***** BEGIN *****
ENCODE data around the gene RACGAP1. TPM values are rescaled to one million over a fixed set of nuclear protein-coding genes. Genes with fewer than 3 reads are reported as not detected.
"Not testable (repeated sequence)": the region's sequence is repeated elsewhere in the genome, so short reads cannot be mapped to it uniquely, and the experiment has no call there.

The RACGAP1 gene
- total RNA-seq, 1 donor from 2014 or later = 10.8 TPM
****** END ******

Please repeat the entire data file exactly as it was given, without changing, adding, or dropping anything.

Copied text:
ENCODE data around the gene RACGAP1. TPM values are rescaled to one million over a fixed set of nuclear protein-coding genes. Genes with fewer than 3 reads are reported as not detected.
"Not testable (repeated sequence)": the region's sequence is repeated elsewhere in the genome, so short reads cannot be mapped to it uniquely, and the experiment has no call there.

The RACGAP1 gene
- total RNA-seq, 1 donor from 2014 or later = 10.8 TPM